Behind the Scenes of Way of the Master Radio (07-17-07)

Since I was "fishing" today in a "no photo zone" (my local mall), I decided to share a photo (dated 09/06) of the newest member of my family, Jay Joseph. Jay was recently adopted by Ian and Cheryl (my brother-in-law and sister). Jay is 3-years-old and from Uganda. My sister and niece (Allison) travelled to Uganda and returned home with Jay last Friday.

I met Jay for the first time, today. I watched him play at a local park, with his brother, sisters, and new friends. When I arrived at the park, my sister introduced us. He took my hand and gave me a good, manly shake. "Hi, Uncle Tony." His favorite color is green (smart kid). So, naturally, I gave him sheriff's department uniform patch.

Cheryl took a respite from her now-busier-than-ever home (Jay is Ian and Cheryl's fifth child, with two of their daughters being adopted from Liberia.), and joined me for today's "street fishing." It was a blessing to have her with me, today. Not only was the fellowship special (as it always is), but she proved to be an asset, helping me to land our "fish" for the second hour of the show.

Our guest for the first hour of the show was a young man named Giancarlo. Giancarlo and his friend, Martin, were leaving a restaurant when I asked them if either one of them wanted to be on the radio.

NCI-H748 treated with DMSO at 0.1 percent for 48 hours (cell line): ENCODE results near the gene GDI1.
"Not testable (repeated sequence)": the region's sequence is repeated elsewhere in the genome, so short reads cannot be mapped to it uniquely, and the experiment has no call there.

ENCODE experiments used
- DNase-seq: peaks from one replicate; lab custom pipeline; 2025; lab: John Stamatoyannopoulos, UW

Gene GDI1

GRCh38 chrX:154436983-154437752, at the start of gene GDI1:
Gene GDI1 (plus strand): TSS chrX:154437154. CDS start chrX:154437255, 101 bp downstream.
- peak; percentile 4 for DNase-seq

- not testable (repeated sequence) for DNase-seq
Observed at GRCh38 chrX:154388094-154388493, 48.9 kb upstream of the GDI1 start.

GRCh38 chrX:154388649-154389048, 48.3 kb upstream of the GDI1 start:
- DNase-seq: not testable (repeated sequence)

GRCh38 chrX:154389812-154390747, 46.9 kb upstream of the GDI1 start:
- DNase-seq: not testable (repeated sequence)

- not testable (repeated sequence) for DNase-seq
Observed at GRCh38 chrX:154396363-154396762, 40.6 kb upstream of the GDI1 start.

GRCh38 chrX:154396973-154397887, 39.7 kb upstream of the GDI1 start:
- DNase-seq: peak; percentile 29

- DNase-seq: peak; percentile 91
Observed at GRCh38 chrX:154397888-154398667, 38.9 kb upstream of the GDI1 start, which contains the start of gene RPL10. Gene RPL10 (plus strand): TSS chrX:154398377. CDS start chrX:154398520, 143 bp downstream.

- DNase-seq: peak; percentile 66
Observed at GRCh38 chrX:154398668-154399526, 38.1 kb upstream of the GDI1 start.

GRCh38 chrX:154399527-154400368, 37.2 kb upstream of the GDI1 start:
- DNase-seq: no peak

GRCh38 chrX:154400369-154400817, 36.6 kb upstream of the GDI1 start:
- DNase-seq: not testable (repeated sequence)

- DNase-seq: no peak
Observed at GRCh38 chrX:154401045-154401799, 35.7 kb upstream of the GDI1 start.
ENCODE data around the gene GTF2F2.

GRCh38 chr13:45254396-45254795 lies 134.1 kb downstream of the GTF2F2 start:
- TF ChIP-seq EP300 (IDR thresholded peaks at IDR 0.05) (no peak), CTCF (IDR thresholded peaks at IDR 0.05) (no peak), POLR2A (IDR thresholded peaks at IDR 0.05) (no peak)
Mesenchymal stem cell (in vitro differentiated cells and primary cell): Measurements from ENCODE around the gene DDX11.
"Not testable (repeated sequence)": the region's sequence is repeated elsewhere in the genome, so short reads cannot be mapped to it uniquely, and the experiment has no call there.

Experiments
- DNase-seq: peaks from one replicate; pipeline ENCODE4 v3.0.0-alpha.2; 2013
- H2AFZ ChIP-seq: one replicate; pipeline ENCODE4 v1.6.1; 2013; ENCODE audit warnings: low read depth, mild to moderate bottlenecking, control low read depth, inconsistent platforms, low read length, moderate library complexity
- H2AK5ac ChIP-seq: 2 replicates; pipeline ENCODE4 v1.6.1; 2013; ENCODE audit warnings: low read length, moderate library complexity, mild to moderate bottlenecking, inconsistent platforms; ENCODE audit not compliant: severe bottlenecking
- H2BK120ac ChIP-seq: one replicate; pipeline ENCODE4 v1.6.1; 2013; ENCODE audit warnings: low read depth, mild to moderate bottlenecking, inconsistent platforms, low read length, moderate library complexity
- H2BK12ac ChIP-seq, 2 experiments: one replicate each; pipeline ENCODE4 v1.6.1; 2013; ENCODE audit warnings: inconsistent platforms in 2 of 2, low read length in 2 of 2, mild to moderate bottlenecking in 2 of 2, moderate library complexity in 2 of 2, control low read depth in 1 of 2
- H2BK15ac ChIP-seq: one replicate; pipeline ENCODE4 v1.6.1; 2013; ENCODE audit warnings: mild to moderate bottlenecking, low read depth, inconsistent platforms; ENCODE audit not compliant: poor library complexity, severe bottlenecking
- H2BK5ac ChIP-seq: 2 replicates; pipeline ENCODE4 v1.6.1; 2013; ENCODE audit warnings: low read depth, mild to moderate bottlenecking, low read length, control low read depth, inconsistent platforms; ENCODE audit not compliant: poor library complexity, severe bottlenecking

Giancarlo considered himself to be a good person and believed he would go to heaven if he lived a good life here, on earth. He also made mention, without providing details, that he was in the midst of some difficulties in his life.

Todd Friel took Giancarlo through the Law and the Gospel. I spent about five minutes talking to Giancarlo after his time with Todd. Although the conversation was short, it was good. Giancarlo said that his conversations with me and Todd were helpful to him. Seeds were planted. We left Giancarlo and Martin each with a copy of Ray Comfort's book, How To Live Forever Without Being Religious.

We walked around the mall complex for the next twenty minutes, looking for a guest for the second hour of the show. As so often happens, we got within 30 seconds of my scheduled call-in time before the Lord provided the person. His name was John.